‘It’s Wild to Me’: Gabrielle Union Says ‘Bring It On’ Creators Filmed Fake Scenes to Create the Illusion That the Black Cheer Squad Had Equal Screen Time

Gabrielle Union has claimed that the directors of the fan-favorite film “Bring It On” added fake scenes to the trailer to create the illusion that the Black cheer squad team was in the film more than it actually was.

The 50-year-old made this revelation during an interview with Noah Callahan-Bever on “IDEA GENERATION,” a weekly interview show on the Bloomberg Quicktake streaming network.

The 2000 film about high-school cheerleading competitions starred Union and actress Kirsten Dunst as the team leaders of competing cheer squads. Union was the leader of the all-Black squad known as the East Compton Clovers.

Dunst represented the Rancho Carne Toros, which learned as the team prepared to compete in the national competition that its ex-captain had been stealing routines from the Clovers.

Gabrielle Union
Gabrielle Union poses on Instagram. (Photo:@gabunion/Instagram)

The film focuses on Dunst’s character and her team members, but Union told Callahan-Bever that “fake” scenes that were created for the “Bring It On” trailer suggest otherwise.

“What was interesting is the Clovers were only in like a third of the movie, and when they started showing it to test audiences, the Clovers tested through the roof,” Union said at the 12:35 mark of the interview. “They were like, ‘We need more with the Clovers but we can’t add it to the movie.’ “

Related: Gabrielle Union Shares Shocking Secret about ‘Bring it On’

Union added the filmmakers shot “fake” scenes that were included in the film’s trailer instead to create the illusion that the Black cheer squad was in the movie equally with the mostly white cheer squad.

“We’re going to shoot scenes, fake scenes, that will only be in the trailer to create the illusion that it was like a 50-50 movie. But what’s interesting is, the people spoke. When the people spoke, they were like OK we got to deliver on – at least fake deliver. And the rest is kind of history. It’s wild to me.”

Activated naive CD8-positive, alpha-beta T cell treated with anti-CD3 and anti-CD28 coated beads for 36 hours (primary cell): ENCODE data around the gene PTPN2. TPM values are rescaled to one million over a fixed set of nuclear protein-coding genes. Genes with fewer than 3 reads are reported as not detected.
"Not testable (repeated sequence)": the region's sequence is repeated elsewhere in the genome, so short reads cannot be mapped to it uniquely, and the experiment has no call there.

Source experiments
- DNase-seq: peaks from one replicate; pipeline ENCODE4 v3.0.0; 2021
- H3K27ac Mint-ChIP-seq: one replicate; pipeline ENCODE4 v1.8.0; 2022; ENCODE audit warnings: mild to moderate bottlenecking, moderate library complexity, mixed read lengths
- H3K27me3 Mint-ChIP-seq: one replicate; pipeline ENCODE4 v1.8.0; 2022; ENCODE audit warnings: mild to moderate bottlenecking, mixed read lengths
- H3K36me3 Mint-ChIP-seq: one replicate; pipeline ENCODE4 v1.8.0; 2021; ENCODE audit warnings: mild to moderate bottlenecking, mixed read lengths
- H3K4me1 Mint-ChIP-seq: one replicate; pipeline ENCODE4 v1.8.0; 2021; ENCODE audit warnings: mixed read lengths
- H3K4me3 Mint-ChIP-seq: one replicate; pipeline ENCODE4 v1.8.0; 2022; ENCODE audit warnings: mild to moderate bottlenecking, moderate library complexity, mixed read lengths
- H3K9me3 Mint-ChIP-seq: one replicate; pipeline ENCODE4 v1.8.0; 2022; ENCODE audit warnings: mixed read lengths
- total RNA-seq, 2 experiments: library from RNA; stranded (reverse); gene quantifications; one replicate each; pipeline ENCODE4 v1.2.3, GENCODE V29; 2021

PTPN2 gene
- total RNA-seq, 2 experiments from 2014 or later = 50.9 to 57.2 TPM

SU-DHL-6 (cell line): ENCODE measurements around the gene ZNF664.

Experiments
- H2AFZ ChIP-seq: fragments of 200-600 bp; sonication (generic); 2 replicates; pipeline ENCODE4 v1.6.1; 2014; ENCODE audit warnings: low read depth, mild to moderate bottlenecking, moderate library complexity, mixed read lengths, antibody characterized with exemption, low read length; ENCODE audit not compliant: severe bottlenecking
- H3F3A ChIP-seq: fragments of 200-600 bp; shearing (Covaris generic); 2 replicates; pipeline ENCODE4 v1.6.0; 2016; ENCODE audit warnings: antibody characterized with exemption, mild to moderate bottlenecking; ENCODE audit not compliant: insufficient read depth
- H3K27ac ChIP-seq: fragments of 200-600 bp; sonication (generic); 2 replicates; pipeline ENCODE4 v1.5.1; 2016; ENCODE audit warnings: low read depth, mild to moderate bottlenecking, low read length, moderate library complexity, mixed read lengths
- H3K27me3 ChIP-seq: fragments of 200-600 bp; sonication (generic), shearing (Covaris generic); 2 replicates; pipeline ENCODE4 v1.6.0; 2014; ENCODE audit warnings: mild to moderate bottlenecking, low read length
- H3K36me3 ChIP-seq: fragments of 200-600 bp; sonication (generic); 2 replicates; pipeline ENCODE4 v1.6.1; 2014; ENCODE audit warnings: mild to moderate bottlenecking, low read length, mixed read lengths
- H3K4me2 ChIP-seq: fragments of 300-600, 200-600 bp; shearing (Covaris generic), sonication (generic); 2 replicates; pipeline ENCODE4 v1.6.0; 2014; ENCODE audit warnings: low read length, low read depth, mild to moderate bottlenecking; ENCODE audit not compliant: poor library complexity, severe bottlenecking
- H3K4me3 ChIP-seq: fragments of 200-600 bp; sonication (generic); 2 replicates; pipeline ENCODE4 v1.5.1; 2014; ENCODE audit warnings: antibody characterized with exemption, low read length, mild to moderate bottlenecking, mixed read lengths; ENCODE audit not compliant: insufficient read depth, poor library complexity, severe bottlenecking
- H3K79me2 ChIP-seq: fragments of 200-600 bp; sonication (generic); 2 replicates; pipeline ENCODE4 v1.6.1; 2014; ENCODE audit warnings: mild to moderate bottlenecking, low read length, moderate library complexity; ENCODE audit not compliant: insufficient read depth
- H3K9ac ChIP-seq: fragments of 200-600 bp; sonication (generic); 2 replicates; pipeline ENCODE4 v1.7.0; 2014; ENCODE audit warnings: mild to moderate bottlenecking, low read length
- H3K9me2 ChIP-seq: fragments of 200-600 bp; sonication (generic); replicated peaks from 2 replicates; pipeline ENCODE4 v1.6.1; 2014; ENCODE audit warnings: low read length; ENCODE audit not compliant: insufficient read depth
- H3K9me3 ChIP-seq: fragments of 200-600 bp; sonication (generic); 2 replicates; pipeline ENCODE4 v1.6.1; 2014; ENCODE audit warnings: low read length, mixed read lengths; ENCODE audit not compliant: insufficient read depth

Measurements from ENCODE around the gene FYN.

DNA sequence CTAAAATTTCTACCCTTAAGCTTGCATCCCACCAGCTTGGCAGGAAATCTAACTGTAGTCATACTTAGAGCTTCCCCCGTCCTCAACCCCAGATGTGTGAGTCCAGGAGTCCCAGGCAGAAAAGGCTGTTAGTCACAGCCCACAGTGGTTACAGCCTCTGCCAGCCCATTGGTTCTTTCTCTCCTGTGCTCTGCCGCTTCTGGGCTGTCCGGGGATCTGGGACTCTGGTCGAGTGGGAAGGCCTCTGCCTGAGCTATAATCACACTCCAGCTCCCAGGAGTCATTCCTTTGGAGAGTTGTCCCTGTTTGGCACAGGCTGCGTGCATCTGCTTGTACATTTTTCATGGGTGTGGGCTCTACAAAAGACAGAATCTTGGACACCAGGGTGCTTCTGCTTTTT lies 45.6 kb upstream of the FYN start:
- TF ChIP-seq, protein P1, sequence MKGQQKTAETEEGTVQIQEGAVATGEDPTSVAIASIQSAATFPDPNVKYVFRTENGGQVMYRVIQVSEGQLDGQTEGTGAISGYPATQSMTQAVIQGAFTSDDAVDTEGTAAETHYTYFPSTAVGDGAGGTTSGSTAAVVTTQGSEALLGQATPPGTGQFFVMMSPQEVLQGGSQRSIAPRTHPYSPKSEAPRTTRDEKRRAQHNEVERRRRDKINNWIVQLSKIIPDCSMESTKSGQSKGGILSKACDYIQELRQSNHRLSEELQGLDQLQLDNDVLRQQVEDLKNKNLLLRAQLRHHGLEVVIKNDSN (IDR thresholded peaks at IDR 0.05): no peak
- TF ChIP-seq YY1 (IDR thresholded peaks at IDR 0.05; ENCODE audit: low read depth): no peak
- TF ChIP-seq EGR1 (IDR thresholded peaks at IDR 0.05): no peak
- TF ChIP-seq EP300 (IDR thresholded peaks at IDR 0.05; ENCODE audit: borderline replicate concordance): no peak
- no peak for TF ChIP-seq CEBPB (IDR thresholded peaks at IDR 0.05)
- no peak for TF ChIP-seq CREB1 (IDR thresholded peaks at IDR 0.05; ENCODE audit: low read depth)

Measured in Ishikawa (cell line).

“Bring It On” was a huge success, earning $90.5 million at the box office and leading to five spinoff movies. Despite the ‘fake’ trailer scenes, the first film addressed cultural appropriation, and Union noted the movie represents “young Black girls” who refused to back down.

“I think it’s just what the movie represents,” Union said, “bada– young Black girls who refuse to take s–t and never back down. It still appeals to me to this day.” 

Fans reacted to the news about the added trailer scenes on social media. One fan recalled memories of watching scenes with the Clovers being filmed.

“I was in Oceanside, California, in 1999 when they were filming some of the scenes for this. I remember seeing a lot of the Clovers cast on the pier. I really thought they would focus more on the Clovers too, and was disappointed when the movie came out.”

“The movie should have been about the Clovers,” added one user.

“Sheeeesh. I just saw at least 3 Clovers ‘scenes’ that were never in the movie,” replied one fan.

“Yo, the disrespect! The only thing they got right was that the Clovers won,” noted another Twitter user. “The way the film tried to paint the toros as the underdogs bc they now had to earn their win was infuriating. Steady stealing and still rewarded. Hmm.”

In addition to her comments regarding “Bring It On,” Union also spoke about her days as a struggling actress and her advocacy work.

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